“You are a vegetarian? How do Vegetarians and Vegans get their protein?”
If you’ve been a vegetarian or vegan for any length of time, this is a super common FAQ thrown your way by well-intentioned people. While most of us understand that protein is a major food group and a key element in our diet; a component of every human cell playing a crucial role in keeping us healthy, fighting infections, building muscle, and losing weight, we might not be the most informed about plant-based sources of proteins.
Vegetarian versus Vegan sources of protein
As a vegetarian, you eat dairy products along with plant foods. Some even have eggs and the occasional fish (Pescatarians, to be specific). It’s easy to meet your daily quota of proteins with this kind of diet, even exceed it.
Life for vegans, however, is not that straightforward. Most plant proteins are incomplete as they may lack an amino acid or contain inadequate quantities. If you’re new to a vegan diet or a subscriber of fast food culture, chances are you’re not getting enough of protein from the best sources available.
Can Vegans get enough proteins from plant food?
In the war between nutritionists over best sources of protein, meat tops the food list. Vegan foods are seen as unsatisfactory sources. Contrary to this popular belief, many plant foods provide as much protein as meat or dairy. Plant protein sources like nuts, legumes, grains, and selected vegetables have more nutrients and fiber, lower levels of fat, and fewer calories.
An analysis of 800 research studies by WHO showcased other health benefits of plant-derived proteins. From a lowered risk of heart disease and diabetes to increased protection from certain types of cancer and respiratory diseases, consuming plant protein is beneficial for you.
In fact, adding nuts to the food list is one sure-fire way to get a quick and sustainable protein boost! Nuts are great sources of plant protein and healthy fats, not to mention fiber, vitamins, minerals, and antioxidants like vitamin E. The nutrient profile varies depending on the specific nut, but they all contain the good stuff, plus they are Dehlicious!
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Which brings us to an important source of vegan protein – Nut butter!
Walk down the aisle of any supermarket and you’ll find jars of alternative butter jostling for shelf space with the usual suspects- dairy butter and ghee . This rich and creamy paste made with dry roasted nuts is considered to be a nutritional powerhouse, and rightly so.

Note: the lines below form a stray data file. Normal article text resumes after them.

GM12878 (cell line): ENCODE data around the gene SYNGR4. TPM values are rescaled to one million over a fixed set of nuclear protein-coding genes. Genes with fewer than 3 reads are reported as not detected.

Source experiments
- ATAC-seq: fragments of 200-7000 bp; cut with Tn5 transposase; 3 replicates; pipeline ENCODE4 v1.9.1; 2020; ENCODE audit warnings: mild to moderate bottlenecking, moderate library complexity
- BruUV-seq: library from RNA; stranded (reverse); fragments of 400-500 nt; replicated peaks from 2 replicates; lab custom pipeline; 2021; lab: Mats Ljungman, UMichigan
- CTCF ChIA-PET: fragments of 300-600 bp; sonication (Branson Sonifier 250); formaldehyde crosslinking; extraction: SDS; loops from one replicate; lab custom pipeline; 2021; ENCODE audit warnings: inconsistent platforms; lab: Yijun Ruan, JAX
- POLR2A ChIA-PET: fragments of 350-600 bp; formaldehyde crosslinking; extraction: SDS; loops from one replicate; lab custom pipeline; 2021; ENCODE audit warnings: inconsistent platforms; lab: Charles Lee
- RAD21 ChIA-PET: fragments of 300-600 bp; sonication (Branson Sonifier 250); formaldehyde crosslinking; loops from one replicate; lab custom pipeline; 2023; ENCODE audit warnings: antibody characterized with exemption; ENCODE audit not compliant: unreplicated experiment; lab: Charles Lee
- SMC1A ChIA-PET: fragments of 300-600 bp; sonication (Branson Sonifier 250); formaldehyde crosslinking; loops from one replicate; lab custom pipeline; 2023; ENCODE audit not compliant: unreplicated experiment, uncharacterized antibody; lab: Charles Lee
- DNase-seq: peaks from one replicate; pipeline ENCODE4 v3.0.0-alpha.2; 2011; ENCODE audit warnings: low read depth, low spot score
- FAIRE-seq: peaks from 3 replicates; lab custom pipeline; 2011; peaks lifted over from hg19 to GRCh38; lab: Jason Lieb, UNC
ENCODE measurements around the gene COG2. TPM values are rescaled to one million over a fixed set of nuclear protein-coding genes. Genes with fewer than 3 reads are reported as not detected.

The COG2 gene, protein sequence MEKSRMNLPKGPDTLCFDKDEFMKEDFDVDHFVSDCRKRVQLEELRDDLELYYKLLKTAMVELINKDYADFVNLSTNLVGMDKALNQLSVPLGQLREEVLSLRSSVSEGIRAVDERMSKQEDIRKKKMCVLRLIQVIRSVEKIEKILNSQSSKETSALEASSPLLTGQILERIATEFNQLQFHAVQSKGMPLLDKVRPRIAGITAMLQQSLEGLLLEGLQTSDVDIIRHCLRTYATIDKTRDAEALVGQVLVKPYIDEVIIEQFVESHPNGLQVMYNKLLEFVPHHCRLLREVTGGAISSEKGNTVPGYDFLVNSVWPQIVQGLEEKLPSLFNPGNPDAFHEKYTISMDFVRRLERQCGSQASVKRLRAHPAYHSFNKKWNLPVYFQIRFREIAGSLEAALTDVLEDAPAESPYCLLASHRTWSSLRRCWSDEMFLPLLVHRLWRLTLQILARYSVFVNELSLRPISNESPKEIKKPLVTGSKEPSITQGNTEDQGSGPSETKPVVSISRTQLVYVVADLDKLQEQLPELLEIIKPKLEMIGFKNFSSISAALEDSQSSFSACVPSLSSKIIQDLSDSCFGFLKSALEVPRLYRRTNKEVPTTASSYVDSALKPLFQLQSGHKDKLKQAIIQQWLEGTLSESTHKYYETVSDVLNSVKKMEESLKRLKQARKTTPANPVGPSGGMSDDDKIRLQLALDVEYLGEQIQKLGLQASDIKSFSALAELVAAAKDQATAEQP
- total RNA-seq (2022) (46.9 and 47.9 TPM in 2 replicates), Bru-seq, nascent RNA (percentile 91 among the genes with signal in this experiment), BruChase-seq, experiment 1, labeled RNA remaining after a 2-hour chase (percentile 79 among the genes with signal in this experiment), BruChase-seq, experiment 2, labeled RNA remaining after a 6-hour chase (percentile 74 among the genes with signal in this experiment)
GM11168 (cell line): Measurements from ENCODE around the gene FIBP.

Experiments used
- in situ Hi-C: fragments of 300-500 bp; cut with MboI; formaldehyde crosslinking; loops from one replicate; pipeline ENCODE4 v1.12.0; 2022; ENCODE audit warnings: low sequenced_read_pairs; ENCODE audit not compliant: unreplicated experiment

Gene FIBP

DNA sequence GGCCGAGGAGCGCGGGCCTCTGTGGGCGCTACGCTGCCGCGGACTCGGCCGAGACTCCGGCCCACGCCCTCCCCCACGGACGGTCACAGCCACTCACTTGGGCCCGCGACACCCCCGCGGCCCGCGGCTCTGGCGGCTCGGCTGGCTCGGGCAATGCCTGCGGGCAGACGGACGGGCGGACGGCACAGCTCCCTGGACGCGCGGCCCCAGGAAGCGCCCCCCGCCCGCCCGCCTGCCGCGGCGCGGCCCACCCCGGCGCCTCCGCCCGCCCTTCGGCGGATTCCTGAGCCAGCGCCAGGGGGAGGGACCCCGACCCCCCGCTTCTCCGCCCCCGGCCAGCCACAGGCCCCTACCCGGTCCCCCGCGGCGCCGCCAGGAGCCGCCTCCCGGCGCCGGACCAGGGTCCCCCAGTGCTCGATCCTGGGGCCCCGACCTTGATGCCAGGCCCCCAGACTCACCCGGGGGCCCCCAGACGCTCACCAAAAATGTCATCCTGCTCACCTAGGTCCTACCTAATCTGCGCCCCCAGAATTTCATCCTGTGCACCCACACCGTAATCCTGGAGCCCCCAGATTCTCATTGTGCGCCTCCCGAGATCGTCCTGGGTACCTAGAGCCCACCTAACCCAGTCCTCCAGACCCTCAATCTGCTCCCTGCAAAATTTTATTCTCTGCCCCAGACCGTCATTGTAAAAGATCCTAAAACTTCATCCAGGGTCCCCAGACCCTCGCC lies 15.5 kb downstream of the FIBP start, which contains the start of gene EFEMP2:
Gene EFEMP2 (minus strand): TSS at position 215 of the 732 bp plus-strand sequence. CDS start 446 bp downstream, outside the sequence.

A significantly healthier snack option, nut butter makes a healthy swap for jam and other sweet spreads. Nutritionists concur that this is a ‘one bite-sized’ product you should keep handy. Pure vegan butter contains healthy fats and fiber that reduce cravings, keep you satiated, and help with weight management. Folate, B vitamins, trace minerals, and other vitamins found in nut butter enhance the nutritional value of your plant-based meals and snacks.
Is vegan butter just another food trend like breakfast cereal?
There is more to this story, and a historical prevalence than a simple yes or no response. While dairy butter has held power over the millennia, nut butter has been lurking in the background.
Natural nut butter is made with roasted nuts and a bit of salt. Today, you’ll find plant butter with unique flavors derived from natural foods like cocoa, berries, and coconut.
The much-loved peanut butter has a long history of consumption behind it. Albeit in a simpler avatar. While ancient Americans like the Incas and Aztecs were the first to turn peanuts into delectable pastes, it’s been used in traditional cuisines from China to Africa. For this delicious, modern miracle food you find in grocery and wellness stores, credit goes to these three inventors:
- Marcellus Gilmore Edson who won a patent for peanut paste in 1884. Dr. John
- Kellogg (of the cereal house fame) who patented the process of creating peanut butter in 1895
- Dr. Ambrose Straub (from Straub Foods) who got a patent for a nut butter making machine in 1903
How does nut butter fit into a protein-rich vegan diet?
All nut butters contain decent amounts of protein ranging from 4-8 gm per serving (two tablespoons). When you combine them with other plant foods, you get the associated health benefits from complete proteins. For example, an apple with 2 tbsp. of nut butter is an ideal snack pairing; protein from the nut butter, carbohydrates and sugars from the fruit.
Types of Nut butter :
- Almond butter: Nutritionists consider almond butter to be the healthiest of the lot. You get 6.7 gm of protein and 12 gm of healthy fats per serving along with vitamin E, magnesium, calcium, and other vital nutrients
- Peanut butter: with 7.8 gm of protein per serving, is considered an economical, low-calorie, and high-protein plant food. With generous amounts of oleic acid and antioxidants, this butter aids in weight loss and helps balance blood sugar levels
- Macadamia butter: although macadamia nuts don’t come cheap, the butter version contains fewer carbs, more fiber, and healthy fats. Eating macadamia butter regularly could protect against inflammation and heart disease
- Pistachio butter: it has a higher calorie count, but its protein content matches that of almond and peanut butter. If you need an electrolyte boost, spread some of this butter on your toast or diced fruit